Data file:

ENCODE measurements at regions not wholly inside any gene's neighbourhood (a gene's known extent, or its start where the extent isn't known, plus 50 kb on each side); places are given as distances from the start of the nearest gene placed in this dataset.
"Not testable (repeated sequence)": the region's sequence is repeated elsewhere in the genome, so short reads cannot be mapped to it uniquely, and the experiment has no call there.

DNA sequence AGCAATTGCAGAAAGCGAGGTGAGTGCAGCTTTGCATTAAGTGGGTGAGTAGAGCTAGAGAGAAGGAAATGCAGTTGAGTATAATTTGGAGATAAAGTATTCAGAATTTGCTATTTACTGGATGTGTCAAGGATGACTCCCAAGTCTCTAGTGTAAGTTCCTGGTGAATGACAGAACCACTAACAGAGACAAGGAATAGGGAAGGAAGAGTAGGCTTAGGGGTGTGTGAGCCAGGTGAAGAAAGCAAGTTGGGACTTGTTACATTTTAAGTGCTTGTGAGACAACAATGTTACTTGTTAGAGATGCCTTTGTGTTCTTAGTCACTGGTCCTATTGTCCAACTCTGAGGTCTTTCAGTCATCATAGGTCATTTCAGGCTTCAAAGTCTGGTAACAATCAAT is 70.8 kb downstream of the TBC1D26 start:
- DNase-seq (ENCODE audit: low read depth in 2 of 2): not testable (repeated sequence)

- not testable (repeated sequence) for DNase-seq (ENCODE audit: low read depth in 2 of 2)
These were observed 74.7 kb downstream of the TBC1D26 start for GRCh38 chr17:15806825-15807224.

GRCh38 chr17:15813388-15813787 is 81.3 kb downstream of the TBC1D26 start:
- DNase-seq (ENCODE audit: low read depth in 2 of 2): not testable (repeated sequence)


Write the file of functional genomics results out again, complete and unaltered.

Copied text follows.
ENCODE measurements at regions not wholly inside any gene's neighbourhood (a gene's known extent, or its start where the extent isn't known, plus 50 kb on each side); places are given as distances from the start of the nearest gene placed in this dataset.
"Not testable (repeated sequence)": the region's sequence is repeated elsewhere in the genome, so short reads cannot be mapped to it uniquely, and the experiment has no call there.

DNA sequence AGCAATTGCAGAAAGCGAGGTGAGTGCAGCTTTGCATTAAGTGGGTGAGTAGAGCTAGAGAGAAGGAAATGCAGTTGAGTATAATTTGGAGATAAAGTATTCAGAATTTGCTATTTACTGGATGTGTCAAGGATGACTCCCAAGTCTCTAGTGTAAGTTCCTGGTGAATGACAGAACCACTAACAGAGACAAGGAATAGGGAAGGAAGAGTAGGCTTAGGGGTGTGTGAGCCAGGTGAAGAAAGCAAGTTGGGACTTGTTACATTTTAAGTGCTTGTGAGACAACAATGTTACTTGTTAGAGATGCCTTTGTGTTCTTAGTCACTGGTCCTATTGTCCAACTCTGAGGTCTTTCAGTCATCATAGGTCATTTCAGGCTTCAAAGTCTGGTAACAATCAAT is 70.8 kb downstream of the TBC1D26 start:
- DNase-seq (ENCODE audit: low read depth in 2 of 2): not testable (repeated sequence)

- not testable (repeated sequence) for DNase-seq (ENCODE audit: low read depth in 2 of 2)
These were observed 74.7 kb downstream of the TBC1D26 start for GRCh38 chr17:15806825-15807224.

GRCh38 chr17:15813388-15813787 is 81.3 kb downstream of the TBC1D26 start:
- DNase-seq (ENCODE audit: low read depth in 2 of 2): not testable (repeated sequence)